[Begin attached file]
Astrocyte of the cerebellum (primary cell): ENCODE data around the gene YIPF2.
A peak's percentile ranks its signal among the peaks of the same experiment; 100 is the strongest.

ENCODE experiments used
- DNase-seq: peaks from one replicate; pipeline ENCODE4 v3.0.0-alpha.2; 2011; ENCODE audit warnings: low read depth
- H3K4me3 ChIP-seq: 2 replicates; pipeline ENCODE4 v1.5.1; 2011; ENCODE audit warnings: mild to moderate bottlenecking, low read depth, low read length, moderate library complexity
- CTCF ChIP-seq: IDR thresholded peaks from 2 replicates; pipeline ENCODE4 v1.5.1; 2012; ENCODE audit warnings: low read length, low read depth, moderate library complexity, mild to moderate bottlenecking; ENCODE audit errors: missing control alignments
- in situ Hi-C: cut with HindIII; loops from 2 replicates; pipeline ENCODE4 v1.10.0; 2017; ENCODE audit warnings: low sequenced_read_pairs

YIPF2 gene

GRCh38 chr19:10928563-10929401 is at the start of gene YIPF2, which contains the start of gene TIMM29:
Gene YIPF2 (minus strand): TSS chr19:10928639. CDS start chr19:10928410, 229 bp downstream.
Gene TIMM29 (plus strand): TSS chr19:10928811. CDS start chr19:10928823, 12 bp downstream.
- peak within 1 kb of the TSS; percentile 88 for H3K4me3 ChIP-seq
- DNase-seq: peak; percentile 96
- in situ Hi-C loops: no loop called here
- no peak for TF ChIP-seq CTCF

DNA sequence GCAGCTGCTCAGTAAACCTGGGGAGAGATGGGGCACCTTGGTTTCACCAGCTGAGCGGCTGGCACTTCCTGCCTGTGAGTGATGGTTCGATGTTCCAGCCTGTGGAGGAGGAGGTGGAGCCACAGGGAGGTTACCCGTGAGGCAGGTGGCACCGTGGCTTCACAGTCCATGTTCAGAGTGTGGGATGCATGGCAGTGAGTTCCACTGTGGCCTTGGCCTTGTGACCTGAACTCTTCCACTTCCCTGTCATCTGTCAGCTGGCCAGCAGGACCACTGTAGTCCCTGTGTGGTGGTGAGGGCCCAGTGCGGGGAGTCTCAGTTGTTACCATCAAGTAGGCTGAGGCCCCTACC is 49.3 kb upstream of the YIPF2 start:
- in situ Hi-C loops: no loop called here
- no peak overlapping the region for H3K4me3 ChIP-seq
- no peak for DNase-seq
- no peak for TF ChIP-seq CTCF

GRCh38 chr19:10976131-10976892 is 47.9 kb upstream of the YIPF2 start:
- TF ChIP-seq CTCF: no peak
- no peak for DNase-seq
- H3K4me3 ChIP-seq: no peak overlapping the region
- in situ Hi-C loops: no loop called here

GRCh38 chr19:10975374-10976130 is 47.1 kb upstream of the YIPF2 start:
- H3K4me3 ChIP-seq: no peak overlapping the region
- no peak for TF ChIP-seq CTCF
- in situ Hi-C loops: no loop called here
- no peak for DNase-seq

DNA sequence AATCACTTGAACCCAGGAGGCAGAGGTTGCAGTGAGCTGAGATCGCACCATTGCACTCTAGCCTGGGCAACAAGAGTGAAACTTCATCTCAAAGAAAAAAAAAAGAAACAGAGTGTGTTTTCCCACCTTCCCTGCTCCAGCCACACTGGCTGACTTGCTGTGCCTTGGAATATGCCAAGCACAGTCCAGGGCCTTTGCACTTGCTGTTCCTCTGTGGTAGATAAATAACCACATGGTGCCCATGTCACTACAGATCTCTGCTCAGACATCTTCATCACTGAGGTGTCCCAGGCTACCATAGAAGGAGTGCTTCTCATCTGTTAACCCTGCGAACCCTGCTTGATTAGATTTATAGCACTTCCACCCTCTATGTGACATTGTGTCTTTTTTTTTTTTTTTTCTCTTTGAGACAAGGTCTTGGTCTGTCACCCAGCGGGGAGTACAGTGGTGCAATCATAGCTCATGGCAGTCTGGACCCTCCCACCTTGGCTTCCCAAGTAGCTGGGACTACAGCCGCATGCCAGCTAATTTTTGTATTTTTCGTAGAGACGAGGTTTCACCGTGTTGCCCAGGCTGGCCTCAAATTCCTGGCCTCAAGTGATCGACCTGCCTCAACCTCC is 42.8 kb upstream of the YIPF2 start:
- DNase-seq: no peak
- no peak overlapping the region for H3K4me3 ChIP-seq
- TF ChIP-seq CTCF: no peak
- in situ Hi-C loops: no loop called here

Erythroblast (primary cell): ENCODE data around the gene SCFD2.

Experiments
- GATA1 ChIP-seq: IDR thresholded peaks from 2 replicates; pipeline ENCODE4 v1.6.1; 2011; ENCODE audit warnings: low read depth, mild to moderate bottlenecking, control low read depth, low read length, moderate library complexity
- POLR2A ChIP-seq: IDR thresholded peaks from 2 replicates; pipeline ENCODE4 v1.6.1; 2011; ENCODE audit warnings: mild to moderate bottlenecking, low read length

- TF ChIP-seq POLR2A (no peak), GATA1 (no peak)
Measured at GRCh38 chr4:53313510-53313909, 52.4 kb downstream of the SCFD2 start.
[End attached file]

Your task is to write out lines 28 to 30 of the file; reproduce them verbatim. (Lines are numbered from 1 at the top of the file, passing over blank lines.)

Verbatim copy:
- no peak for TF ChIP-seq CTCF
- in situ Hi-C loops: no loop called here
- no peak for DNase-seq